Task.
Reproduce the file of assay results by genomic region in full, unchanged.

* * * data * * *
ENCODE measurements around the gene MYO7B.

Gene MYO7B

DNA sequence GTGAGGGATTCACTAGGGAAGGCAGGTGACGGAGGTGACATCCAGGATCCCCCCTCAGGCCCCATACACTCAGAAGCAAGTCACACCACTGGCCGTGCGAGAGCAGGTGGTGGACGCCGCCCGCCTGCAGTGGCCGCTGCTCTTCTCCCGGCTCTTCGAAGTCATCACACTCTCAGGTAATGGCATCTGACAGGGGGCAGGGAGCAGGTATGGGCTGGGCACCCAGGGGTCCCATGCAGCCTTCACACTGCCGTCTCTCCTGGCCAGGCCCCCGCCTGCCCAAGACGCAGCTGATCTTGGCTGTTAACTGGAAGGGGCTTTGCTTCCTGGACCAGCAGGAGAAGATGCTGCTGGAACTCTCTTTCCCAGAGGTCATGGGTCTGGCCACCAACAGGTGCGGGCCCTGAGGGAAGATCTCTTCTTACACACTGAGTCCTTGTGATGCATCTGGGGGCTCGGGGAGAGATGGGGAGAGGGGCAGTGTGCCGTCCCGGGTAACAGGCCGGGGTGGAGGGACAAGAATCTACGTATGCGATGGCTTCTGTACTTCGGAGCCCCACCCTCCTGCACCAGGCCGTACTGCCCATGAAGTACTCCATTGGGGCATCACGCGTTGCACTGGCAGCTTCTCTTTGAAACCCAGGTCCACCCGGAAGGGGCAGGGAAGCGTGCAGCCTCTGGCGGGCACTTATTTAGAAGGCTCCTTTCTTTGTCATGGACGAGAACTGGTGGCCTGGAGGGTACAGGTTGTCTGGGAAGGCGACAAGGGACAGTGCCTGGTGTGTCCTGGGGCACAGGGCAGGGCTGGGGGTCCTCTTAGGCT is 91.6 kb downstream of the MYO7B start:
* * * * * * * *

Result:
ENCODE measurements around the gene MYO7B.

Gene MYO7B

DNA sequence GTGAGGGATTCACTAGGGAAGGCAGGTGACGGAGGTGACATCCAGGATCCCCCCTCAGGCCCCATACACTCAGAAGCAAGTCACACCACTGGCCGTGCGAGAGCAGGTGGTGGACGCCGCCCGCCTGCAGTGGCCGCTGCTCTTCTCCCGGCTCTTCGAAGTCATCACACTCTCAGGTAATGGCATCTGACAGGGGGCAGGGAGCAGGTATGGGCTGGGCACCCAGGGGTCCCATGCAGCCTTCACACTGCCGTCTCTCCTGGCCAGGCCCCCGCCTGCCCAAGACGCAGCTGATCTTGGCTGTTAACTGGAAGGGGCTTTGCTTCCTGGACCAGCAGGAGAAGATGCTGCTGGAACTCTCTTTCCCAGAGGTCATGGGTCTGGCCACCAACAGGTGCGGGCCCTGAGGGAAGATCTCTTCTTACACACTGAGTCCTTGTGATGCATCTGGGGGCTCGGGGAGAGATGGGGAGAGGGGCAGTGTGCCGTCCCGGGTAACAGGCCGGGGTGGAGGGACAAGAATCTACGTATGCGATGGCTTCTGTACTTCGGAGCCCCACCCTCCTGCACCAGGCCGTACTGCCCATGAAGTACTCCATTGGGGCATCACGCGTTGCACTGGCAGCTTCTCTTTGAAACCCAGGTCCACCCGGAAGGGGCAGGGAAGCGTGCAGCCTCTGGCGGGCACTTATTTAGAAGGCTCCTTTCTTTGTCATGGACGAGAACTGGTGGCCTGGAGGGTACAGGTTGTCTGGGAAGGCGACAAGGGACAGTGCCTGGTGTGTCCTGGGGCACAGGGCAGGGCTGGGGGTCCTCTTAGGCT is 91.6 kb downstream of the MYO7B start: